The NCLGS Winter Conference was held earlier this week (December 12th – 14th) in Austin, Texas. Legislators from around the country discussed several key industry issues with the goal of educating policy makers to ensure sound thoughts go into future policy discussion. NCLGS is the only organization of state lawmakers that meets on a regular basis to discuss issues relating to gaming. Members of NCLGS serve as chairpersons or members of state legislative committees responsible for the regulation of gaming in their state legislative houses. NCLGS is primarily concerned with the regulation and economic and social impacts of the industry.
Some of the key issue discussed included panels on iGaming, Responsible Gaming, and adopting new technologies. As states expand into iGaming, a number of policy considerations confront the state governments, like what is the right iGaming economic model for a state. One consistent comment among the panelists was that in developing a successful iGaming regulatory model the proper incentives (or lack of hurdles) must be in place to ensure that players move from offshore, unregulated providers to the providers within the state. This ensures that adequate consumer protections are in place along with the state maximizing potential revenues.
The discussion on responsible gaming permeated throughout the conference. Not only was there a specific panel, led by Nevada senator Keith Pickard, discussing the growth in digital gaming and the challenges the industry and states face in order to stay ahead of the issue, but nearly every panel touched on this topic to some degree. Most commenters agreed there is a need for a more centralized database to monitor self-exclusions and regulators would like to see cross jurisdictional access. Senator Pickard announced that NCLGS will be developing and considering a resolution for states to help enhance responsible gaming and to better protect those impacted.
Another panel that garnered a great deal of discussion was the adoption of new technologies. Specifically, the discussions centered around moving to cashless gaming at land-based casinos. Although this process has started to a minimal extent, the development of COVID and the CDC’s recommendation not to exchange paper currency advanced the acceptance in several jurisdictions. As the United States returns to a level of normalcy, more and more providers are recognizing the benefits of cashless transactions that include financial security and player tracking, among others. In addition, several regulators are recognizing the potential benefits in responsible gaming under cashless payments such as cool down periods. As this issue continues to mature, it will likely require legislative and/or regulatory changes in jurisdiction to allow for its continued expansion.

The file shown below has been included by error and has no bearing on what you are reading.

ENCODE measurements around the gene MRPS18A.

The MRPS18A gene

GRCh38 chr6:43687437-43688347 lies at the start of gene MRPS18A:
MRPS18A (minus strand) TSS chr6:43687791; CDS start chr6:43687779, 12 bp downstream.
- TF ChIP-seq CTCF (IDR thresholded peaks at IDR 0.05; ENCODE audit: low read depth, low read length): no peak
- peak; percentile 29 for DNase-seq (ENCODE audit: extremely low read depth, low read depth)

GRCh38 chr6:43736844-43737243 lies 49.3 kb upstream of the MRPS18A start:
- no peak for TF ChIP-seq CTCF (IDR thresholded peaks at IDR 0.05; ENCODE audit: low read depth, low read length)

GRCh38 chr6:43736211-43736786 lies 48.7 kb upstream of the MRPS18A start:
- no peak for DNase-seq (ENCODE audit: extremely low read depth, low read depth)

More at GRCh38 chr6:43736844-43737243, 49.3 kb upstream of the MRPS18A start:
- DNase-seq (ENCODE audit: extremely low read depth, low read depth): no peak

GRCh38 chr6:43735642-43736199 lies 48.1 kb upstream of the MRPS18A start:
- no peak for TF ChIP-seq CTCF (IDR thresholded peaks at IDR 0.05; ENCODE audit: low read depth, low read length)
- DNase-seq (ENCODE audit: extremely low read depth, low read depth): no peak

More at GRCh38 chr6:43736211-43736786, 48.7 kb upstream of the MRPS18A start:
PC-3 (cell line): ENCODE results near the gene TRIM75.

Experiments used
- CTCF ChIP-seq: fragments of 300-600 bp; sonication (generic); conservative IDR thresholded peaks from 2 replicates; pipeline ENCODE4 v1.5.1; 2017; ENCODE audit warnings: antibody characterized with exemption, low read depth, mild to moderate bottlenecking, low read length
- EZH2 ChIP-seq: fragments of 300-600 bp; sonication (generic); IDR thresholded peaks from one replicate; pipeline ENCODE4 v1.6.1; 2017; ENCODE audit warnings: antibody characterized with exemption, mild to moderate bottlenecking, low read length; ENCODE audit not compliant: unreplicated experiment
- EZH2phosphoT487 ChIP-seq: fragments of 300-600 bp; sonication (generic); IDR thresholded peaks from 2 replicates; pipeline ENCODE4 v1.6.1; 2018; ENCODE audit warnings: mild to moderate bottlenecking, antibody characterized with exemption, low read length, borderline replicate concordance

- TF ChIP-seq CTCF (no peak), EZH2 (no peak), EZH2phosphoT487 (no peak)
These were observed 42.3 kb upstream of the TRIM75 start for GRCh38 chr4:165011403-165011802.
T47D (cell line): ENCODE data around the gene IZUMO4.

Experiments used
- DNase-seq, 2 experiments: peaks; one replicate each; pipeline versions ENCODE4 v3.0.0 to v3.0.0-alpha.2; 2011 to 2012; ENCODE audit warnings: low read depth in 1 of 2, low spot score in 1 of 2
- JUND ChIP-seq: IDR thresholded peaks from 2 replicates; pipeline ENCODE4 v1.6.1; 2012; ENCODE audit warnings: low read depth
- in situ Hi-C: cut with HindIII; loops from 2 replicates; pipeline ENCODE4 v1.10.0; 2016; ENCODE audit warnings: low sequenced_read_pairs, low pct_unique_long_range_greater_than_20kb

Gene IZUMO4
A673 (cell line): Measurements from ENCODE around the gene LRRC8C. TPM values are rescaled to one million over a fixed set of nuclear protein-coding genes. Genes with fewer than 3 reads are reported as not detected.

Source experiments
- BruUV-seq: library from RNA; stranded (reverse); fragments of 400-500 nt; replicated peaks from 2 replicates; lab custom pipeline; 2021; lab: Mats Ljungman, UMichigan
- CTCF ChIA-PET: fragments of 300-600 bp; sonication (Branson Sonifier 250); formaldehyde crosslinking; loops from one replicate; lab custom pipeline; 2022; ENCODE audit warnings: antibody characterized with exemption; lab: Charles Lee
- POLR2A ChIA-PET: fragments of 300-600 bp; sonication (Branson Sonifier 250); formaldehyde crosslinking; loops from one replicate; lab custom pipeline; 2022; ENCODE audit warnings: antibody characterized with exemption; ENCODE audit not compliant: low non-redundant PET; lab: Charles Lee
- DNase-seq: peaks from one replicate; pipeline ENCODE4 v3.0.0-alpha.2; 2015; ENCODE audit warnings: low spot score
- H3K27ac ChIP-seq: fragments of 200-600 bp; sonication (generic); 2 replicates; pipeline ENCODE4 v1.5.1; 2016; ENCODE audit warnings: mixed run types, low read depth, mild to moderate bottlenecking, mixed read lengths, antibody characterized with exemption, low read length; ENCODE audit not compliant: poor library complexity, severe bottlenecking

Finally, NCLGS will host a Regulators Roundtable March 16-17 in Las Vegas, followed by its Summer Conference in Boston in July — https://www.nclgs.org/
FinCEN Seeks Comments on Modernization of AML/CFT Regulation
On Tuesday of this week, FinCEN issued a request for information (RFI) seeking comments on ways to streamline, modernize, and update the anti-money laundering and countering the financing of terrorism (AML/CFT) regime of the United States. FinCEN is particularly interested in comments on ways to modernize risk-based AML/CFT regulations and guidance, issued pursuant to the Bank Secrecy Act (BSA) so that they, on a continuing basis, protect U.S. national security in a cost-effective and efficient manner. The RFI also supports FinCEN’s efforts to conduct a formal review of BSA regulations and related guidance, which is required by Section 6216 of the Anti-Money Laundering Act of 2020. FinCEN will report to Congress the findings of the review, including administrative and legislative recommendations.
“We recognize that the illicit finance threat landscape continues to evolve and that technology and innovation now play an important role in the efficient application of resources to combat illicit finance. I urge all relevant stakeholders to review the RFI and comment on ways that FinCEN can modernize AML/CFT regulations and guidance and better promote a risk-based approach to AML/CFT compliance,” said FinCEN Acting Director Himamauli Das.
This formal review will help FinCEN ensure that BSA regulations and guidance continue to safeguard the U.S. financial system from threats to national security posed by various forms of financial crime, and that BSA reporting and recordkeeping requirements continue to be highly useful in countering financial crime. The formal review also will allow FinCEN to identify regulations and guidance that are outdated, redundant, or otherwise do not promote a risk-based AML/CFT compliance regime for financial institutions, or that do not conform with U.S. commitments to meet international AML/CFT standards. In consultation with specified stakeholders, FinCEN indicated that it will make appropriate changes to regulations and guidance, as appropriate, to improve their efficiency. In addition, the formal review will assist FinCEN in identifying recommendations for administrative and legislative changes.
FinCEN strongly encourages all interested parties (including regulated entities; state, local, and Tribal governments; law enforcement; regulators; and other consumers of BSA data) to submit written comments, which will help inform FinCEN’s report to Congress. Comments should be submitted by February 14, 2022.